After graduating from college, I landed a job teaching English in Japan. Traveling to “the land of the rising sun” marked the fulfillment of a lifelong goal, mainly owing to my Japanese ancestry and fascination with the culture and language. During my four years in a rural village in Kumamoto Prefecture, on the southernmost of the main islands, there were countless things about the people and customs that fascinated (and sometimes frustrated) me. But perhaps the most intriguing “group within a group” was the Christian community I encountered.
The Japanese are known for being a society marked by conformity. The proverb, “The nail that sticks out gets hammered down,” reflects a desirability and expectation to fall in line with established societal norms. For this reason, perhaps more than any other, I had to marvel at a community that makes up less than one half of one percent of the entire population. In interviews and presentations, I’ve often commented on the reverence of the celebration of the Mass that I experienced during my time there. Men were neatly dressed, women were veiled, communion was received on the tongue, and the sign of peace consisted of a simple and silent bow to one’s neighbor. By the end of my first Mass, I was left thinking, “Wow, these are folks who take the faith seriously.”
And I suppose it’s true that, when one is part of such a small minority, there must be some compelling factors. I would sometimes ask people, once I got to know them well enough, “Why do you choose the faith in such a non-Christian society, and does it present any difficulties?” The answers were (in typical Japanese fashion) often indirect and seemingly evasive. Some offered that the faith had been in their family for many generations. Others cited conversion based on convincing apologetics accompanied by some type of encounter with the Holy Spirit. (Reasons that anyone in any given part of the world might offer.)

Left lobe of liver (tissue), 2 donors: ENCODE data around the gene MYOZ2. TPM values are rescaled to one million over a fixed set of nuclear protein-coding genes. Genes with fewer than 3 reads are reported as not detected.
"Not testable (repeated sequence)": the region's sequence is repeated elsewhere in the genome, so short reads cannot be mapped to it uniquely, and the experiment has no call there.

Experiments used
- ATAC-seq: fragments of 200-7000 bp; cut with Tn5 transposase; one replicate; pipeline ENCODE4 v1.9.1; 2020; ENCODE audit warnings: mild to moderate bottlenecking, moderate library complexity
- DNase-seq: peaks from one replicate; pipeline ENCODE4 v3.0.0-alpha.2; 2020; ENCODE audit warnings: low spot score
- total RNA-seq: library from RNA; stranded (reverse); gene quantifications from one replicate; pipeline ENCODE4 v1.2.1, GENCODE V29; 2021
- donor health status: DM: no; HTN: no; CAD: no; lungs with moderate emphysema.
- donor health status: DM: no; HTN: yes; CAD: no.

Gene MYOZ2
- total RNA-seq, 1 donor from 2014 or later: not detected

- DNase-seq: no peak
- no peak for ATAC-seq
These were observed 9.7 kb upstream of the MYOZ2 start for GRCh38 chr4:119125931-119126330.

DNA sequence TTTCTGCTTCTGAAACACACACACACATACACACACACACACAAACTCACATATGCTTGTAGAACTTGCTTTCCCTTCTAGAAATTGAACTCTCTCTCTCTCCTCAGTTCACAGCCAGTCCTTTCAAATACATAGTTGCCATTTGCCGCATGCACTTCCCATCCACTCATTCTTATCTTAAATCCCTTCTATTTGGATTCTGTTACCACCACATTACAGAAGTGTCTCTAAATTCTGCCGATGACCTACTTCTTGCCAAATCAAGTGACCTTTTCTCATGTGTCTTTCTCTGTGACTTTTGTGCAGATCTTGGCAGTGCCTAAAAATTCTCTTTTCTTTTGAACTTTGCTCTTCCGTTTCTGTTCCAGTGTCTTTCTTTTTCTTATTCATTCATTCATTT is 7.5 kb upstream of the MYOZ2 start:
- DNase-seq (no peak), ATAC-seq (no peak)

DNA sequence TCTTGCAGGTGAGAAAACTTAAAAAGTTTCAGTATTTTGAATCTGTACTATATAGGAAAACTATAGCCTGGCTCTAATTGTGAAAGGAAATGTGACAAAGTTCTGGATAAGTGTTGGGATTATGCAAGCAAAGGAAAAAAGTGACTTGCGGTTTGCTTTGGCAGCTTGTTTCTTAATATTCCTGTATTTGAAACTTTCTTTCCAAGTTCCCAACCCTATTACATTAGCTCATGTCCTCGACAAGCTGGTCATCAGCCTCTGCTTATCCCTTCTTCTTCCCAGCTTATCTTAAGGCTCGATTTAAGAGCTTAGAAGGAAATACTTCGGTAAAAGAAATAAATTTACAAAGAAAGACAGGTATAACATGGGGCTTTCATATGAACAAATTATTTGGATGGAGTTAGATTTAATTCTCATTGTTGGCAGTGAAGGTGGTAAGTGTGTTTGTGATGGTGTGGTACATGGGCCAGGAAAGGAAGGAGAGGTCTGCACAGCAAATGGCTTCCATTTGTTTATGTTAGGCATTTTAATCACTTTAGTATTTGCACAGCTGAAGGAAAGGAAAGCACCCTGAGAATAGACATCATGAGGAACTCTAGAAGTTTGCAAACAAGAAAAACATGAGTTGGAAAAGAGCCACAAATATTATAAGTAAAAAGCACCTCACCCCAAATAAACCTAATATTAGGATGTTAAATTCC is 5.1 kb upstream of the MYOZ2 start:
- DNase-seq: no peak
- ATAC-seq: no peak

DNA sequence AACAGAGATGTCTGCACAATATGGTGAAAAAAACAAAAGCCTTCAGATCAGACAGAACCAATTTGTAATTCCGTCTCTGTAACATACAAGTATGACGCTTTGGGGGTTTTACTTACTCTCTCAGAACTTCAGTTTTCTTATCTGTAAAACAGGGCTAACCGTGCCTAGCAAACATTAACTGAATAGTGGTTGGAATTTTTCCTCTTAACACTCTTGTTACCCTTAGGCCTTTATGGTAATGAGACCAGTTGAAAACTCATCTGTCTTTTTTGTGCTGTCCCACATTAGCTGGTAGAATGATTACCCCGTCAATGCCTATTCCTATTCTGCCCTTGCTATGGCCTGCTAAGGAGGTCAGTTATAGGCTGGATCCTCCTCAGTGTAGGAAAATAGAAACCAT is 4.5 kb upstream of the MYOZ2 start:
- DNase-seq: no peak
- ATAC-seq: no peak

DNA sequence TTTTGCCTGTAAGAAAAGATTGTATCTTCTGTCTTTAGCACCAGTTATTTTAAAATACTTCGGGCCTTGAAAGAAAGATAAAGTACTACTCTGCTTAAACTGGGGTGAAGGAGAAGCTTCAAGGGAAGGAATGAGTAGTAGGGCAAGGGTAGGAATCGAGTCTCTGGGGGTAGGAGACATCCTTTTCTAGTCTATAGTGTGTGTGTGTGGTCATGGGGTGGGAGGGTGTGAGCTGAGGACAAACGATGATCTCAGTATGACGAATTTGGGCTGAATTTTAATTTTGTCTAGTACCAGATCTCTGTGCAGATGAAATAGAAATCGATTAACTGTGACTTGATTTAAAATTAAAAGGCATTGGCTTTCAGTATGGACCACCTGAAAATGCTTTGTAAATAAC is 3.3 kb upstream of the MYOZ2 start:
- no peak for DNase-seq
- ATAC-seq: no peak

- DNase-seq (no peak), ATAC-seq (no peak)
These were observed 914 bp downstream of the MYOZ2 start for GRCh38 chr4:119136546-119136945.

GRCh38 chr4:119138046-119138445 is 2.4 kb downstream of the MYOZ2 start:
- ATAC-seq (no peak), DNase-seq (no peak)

Lest I sing only praises for the church in Japan, I will say that, reverent worship aside, it was not always easy to identify Christians in society on days apart from Sunday. For example, at least from what I could observe, the number of children in Christian families did not appear larger than the national average of roughly 1.2 (thereby indicating a likely lack of adherence to church teaching regarding fruitfulness in marriage). Likewise, I did not witness many overt signs of evangelization. Over time I came to the conclusion that, while Christians in Japan recognize the truth of the faith, there is yet an arguably natural desire to conform to societal standards at large. In other words, no one really wants to be the nail that needs to be hammered down. I’ve often pondered this, and have wondered if perhaps American Christians are maybe not so different in this respect. But I’ll return to that…
The area where I resided in Japan was very close to the site of what is today known as The Shimabara Rebellion, an uprising of persecuted Christian peasants, as well as those belonging to the warrior class, in the 17th century. (This event and its leader, a 16-year-old samurai named Shiro Amakusa, became the subject of my historical fiction novel, Masaru.) The more I researched and learned about this relatively little known chapter in history, the more fascinated I became with the martyrs of Japan.